Research also shows that medication adherence is by far the most cost-effective way to produce the greatest health benefits in patients with high-cost chronic conditions. Strict adherence to a doctor-prescribed medication regimen produces the best outcomes and decreases the number of emergency room visits, and other adverse and even catastrophic events (heart attacks, strokes, acute respiratory distress, etc.). Yet, study after study shows that the “decay curve” for many so-called maintenance drugs — that is, the point at which patients typically “fall off” therapy (stop taking the drug or begin a pattern of very sporadic dosing) — frequently begins after the first month and quickly bottoms out by month three, producing significantly negative outcomes for everyone with a stake in that patient’s health:

For the patient, the cost can be as minimal as a lost day or two of work up to a catastrophic event possibly leading to disability, long-term impairment or even death.
For the provider, the result could be diminished health grade scoring and the financial impact on reimbursements.
For the employer, lost productivity coupled with the looming specter of year-on-year double-digit increases in employee health benefits is crippling both financially as well as psychologically.
For the drug’s manufacturer, the cost in lost sales is just as dramatic, particularly in this day of shrinking pipelines and few approved next-generation blockbusters on the horizon.
For retail pharmacy, the lost dispensing fees on the number of prescriptions that figure represents is a staggering amount. (According to the Food Marketing Institute’s “2008 Food Retailing Technology Benchmarks” study, the average MTM client, for example, uses 8.5 maintenance medications and spends $4,000 annually on those medications, and non-adherence is a critical issue with this particular population.) If this revenue loss is remedied, it could lift the dwindling fortunes of retail pharmacy.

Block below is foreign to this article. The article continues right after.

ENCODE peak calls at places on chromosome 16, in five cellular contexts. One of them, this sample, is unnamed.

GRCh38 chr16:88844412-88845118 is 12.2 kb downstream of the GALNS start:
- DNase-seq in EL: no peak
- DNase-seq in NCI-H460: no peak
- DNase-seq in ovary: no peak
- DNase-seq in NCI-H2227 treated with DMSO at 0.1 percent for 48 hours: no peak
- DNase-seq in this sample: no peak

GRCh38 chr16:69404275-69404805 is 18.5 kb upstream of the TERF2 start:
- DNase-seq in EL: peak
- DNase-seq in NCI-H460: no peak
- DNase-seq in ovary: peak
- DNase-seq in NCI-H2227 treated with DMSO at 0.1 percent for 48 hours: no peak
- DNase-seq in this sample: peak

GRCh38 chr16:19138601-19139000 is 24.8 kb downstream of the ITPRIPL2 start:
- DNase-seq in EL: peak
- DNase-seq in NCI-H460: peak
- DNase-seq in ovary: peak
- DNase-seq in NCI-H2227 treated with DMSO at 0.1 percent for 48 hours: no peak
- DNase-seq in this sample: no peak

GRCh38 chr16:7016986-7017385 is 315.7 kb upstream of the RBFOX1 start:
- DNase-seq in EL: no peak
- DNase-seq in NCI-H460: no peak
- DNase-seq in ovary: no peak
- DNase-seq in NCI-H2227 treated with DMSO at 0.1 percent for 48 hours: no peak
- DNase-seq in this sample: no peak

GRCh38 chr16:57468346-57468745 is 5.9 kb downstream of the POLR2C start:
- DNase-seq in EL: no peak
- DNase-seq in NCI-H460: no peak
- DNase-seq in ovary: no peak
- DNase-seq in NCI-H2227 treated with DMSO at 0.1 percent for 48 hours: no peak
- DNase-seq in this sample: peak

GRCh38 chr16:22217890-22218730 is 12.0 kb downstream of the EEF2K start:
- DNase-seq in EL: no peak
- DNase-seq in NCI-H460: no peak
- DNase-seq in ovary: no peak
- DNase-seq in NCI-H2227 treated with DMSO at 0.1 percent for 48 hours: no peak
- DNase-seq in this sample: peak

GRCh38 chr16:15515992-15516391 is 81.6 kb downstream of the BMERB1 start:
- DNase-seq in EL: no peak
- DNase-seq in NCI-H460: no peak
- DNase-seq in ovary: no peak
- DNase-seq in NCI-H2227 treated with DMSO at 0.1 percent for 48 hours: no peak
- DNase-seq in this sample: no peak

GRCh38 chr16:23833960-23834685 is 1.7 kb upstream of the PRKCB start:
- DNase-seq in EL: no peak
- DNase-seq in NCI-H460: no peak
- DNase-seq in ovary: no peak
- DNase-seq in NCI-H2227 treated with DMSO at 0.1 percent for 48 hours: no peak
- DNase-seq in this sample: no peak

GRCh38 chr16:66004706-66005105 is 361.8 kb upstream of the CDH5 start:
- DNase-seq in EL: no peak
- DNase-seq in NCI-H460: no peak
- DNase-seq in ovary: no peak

For the U.S. economy, the following statement from the “2008 Pharmacy Principles for Health Care Reform” illustrates how critical finding this adherence fix is:
“Our nation’s pharmacists play a critical role in providing affordable, accessible and quality health care. Proper use of prescription medications helps improve quality of life and health outcomes. However, the health care system incurs more than $177 billion annually in mostly avoidable health care costs to treat adverse events from inappropriate medication use. The proper use of medication becomes even more important as treatment of chronic disease costs the heath care system $1.3 trillion annually, or about 75 cents of every health care dollar.”

Costly medication-related problems (MRPs) occur when proper use of prescription medications does not happen. MRPs rival the costs of cardiovascular disease and are more than the direct health care costs of diabetes and Alzheimer’s disease combined. For every dollar spent on prescription medications, we spend approximately the same amount treating MRPs associated with those medications.

Reasons for this lack of better medication adherence range from mild to serious side effects to financial considerations (decisions especially among the elderly to forgo either food or expensive drugs) to confusing or lax prescriber instructions about the critical importance of staying on one’s drug regimen, to lack of follow-through — by manufacturers and retailers — at the point of dispensing: in stores themselves and especially right at the pharmacy counter. While the first factor presents a challenge not easily addressed in this article, the latter two factors are eminently fixable via pharmacist counseling at the highest touch to education, awareness and reminder programs at the most turnkey — all of which can be delivered at scale via electronic means (online, e-mail, text, IVR) to registered users.
Part VI of this series will examine funding options for creating a broad-based population health management solution through the retail sector and also issue a call to action to the industry to provide more vigorous leadership in the current health care reform debate. To download a comprehensive White Paper on this topic from Nazaruk, visit Get Role of Retail in Revolutionizing Health Care White Paper.